She said: "If ministers are standing by him and he is not going to go himself, even 40 or 50 of us coming out against him will not shift him but it would split the party and turn people against us even more."

Another senior backbencher who wants to remove Mr Brown said he was "depressed" and now believed Mr Brown will survive.

He said: "I was elated when Purnell went and I was going to come out and call for Gordon to go myself. But then when spineless ministers like [David] Miliband started coming out in support, I started to think it's just not going to happen."

He added: "Are there 70 Labour MPs who want Gordon to go? Easily. Are there 70 Labour MPs who will say so publicly? That's much harder."

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Post by racehorse » 06-05-2009 08:32 PM

http://www.timesonline.co.uk/tol/news/u ... 440935.ece

From The Times

June 6, 2009

Labour suffers wipeout in its worst local election results

Jill Sherman, Fran Yeoman and Fiona Hamilton

Gordon Brown was dealt another huge blow last night when Labour lost all its remaining county councils in its worst ever local election results.

Counties turned from red to blue in quick succession as the Labour vote collapsed in its heartlands. Hundreds of councillors lost their seats and their share of the vote fell to 23 per cent.

Labour councillors blamed their defeats on the Government’s difficulties and the MPs’ expenses scandal as Staffordshire, Derbyshire, Nottinghamshire and Lancashire slid from Labour control into the Tories’ clutches.

Most of those counties had been held by Labour for nearly 30 years. Labour parliamentary seats in the North and North West look suddenly more vulnerable.

With results still pouring in yesterday evening, Labour had lost more than 300 councillors and was at risk of disappearing entirely in some southern counties.

The Tories were delighted by their strong performance in Labour strongholds and by seeing off the Liberal Democrats in the South West. By gaining Somerset and Devon from them, the Conservatives made big advances in areas where the Lib Dems have many of their Westminster seats. Later in the day they even pushed Cornwall, another Lib Dem stronghold, into no overall control.

“Labour have been wiped off the electoral map in key battleground areas,” Eric Pickles, the Tory chairman, said as his party looked set to win well over 250 seats. “We now have a lame-duck Prime Minister running a lame-duck Government. The country clearly wants change and the only way that can be delivered is through the general election.”

Mr Brown admitted the results were appalling for his party. “The elections yesterday were a painful defeat for Labour. Too many good people doing so much good for their communities and their constituencies have lost through no fault of their own,” he said.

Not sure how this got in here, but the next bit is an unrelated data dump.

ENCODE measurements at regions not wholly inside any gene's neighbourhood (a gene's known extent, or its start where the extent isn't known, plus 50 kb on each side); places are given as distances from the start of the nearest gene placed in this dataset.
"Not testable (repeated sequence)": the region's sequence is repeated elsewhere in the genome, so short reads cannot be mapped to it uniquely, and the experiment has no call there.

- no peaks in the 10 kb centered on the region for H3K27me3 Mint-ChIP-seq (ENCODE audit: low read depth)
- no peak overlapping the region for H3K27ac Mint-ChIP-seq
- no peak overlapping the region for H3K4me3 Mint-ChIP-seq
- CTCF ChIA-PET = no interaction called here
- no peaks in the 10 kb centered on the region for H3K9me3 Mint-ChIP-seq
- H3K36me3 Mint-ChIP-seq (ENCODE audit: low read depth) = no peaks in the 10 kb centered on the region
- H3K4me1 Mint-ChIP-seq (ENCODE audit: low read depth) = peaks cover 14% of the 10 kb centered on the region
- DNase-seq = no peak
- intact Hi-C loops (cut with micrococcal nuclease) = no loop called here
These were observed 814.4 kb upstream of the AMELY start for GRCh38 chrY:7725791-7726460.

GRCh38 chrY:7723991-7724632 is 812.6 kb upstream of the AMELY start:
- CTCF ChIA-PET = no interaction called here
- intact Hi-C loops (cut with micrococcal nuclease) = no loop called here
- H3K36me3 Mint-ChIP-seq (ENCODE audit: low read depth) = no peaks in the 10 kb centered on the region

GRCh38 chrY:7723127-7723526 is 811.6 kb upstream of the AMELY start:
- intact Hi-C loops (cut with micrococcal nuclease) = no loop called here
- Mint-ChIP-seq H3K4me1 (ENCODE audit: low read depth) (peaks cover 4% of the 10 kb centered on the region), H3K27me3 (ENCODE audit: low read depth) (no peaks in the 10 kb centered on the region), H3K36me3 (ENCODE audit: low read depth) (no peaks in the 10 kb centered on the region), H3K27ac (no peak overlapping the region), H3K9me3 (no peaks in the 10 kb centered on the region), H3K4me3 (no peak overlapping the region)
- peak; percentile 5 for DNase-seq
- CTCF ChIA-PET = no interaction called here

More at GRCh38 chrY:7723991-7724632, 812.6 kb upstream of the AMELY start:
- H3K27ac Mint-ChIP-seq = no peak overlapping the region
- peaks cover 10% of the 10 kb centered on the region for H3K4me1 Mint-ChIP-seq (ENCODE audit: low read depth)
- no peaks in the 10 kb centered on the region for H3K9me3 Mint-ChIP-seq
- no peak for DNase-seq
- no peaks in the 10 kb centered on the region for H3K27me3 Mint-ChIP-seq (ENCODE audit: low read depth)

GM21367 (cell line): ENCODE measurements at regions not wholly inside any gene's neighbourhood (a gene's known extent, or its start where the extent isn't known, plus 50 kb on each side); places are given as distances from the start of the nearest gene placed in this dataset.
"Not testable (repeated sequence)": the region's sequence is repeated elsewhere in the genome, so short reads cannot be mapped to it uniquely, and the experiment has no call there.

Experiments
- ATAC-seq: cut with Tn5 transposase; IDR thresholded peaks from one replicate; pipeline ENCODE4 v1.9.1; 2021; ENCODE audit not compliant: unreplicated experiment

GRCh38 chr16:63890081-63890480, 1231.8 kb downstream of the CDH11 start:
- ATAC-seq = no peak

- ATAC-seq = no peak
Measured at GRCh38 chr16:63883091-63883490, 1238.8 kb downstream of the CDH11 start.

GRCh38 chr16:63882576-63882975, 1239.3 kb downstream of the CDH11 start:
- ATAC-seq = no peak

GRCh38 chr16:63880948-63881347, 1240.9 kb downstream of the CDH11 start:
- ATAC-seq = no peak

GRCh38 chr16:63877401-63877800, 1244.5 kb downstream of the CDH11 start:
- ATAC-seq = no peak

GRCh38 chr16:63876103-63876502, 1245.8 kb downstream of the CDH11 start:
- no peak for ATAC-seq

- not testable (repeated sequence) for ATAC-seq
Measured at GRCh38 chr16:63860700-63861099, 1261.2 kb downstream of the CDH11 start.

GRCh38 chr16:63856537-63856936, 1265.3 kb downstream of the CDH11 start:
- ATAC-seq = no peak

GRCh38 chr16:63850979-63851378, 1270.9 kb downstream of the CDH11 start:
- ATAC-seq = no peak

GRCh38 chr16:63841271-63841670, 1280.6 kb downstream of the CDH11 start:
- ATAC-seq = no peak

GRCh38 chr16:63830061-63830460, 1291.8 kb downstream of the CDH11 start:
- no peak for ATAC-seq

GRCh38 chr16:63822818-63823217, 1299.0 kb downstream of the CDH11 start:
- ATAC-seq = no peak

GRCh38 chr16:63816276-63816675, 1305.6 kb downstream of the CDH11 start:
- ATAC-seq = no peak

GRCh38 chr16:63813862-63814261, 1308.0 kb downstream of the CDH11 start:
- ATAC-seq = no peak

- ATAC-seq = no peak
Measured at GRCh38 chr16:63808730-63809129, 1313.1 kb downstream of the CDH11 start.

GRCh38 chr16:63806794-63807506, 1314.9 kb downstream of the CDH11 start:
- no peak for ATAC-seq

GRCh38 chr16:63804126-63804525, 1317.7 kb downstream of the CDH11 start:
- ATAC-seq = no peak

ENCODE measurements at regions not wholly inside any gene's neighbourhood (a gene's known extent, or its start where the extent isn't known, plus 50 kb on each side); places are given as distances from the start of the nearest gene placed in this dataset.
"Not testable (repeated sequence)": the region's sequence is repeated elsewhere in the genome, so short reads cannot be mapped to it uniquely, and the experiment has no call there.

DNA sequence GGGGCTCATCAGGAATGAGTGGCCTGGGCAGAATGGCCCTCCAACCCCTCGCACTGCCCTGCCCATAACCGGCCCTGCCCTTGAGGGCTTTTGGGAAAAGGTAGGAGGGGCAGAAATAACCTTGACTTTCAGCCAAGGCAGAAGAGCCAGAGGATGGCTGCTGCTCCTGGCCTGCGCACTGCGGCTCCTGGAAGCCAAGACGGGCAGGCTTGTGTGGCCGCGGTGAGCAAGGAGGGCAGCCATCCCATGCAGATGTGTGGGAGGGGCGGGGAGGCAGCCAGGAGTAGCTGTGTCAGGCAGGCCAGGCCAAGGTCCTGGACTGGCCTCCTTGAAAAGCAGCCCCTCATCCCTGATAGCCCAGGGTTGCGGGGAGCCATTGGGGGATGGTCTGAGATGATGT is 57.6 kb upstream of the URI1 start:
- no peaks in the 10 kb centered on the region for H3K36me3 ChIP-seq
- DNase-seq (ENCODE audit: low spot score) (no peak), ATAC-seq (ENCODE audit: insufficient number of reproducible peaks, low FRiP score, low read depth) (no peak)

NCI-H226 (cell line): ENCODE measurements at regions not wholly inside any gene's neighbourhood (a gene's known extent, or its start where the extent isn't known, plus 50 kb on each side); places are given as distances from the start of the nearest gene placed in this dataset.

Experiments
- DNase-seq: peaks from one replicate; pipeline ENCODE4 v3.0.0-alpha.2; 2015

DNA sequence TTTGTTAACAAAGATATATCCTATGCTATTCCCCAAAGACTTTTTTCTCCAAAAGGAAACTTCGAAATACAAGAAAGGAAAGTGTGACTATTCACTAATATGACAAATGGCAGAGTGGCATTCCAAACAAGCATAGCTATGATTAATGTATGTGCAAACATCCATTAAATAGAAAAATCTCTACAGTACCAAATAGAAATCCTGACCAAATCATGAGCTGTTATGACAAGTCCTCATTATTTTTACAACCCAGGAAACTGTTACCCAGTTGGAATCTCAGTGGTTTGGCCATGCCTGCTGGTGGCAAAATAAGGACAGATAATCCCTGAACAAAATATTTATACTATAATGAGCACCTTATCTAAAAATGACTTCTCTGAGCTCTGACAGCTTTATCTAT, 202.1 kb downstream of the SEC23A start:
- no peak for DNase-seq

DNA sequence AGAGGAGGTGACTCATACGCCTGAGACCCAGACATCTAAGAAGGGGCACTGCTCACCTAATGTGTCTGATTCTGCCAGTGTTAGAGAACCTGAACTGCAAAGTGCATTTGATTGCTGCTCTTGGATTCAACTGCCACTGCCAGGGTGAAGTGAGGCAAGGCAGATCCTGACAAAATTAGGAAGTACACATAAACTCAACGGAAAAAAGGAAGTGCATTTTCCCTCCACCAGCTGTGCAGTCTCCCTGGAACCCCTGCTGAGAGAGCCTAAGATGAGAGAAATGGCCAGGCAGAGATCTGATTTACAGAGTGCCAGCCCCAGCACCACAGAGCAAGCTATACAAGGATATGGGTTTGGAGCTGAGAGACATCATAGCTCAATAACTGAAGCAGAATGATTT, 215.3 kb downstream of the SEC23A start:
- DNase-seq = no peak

The Liberal Democrats, who also lost more seats than they gained, admitted that they had had a mixed day. The party was pleased it took Bristol, a unitary authority, from no overall control and that it gained 28 per cent of the vote.

The share of the vote for the two other parties was down from last year’s council elections. Labour dropped to an historic low of 23 per cent, 1 percentage point lower than last year, while the Tories fell by 5 percentage points from a 43 per cent share to 38. Tony Travers, a local government expert at the London School of Economics, suggested that the Tories would have to do considerably better at a general election to get a convincing majority.

The Tories’ targeting of seats they needed to win, such as those in the South West and the northern counties, suggests the party has enough activists where it needs to make breakthroughs. Even now it still has no councillors in Newcastle or Liverpool.

A widespread protest vote against all three main parties as a result of the MPs’ expenses led to strong showings by the Greens and the UK Independence Party. The Green party gained five councillors in Norfolk, largely at the expense of Labour, forming the largest ever Green group on a county council. It also picked up its first two seats on Suffolk County Council and made gains elsewhere, including in Cambridgeshire and Gloucestershire.

The BNP failed to get a single seat in Essex, where it fielded candidates in all 75 seats. But it won its first ever county council seat in Burnley, Lancashire, bolstering the party’s hopes that its leader Nick Griffin will land the party its first seat in the European Parliament on Sunday. The BNP later took seats in South Oxhey, Hertfordshire and Coalville in Leicestershire, but only appeared to poll well where there were no alternatives — such as UKIP and the Greens — to the main parties.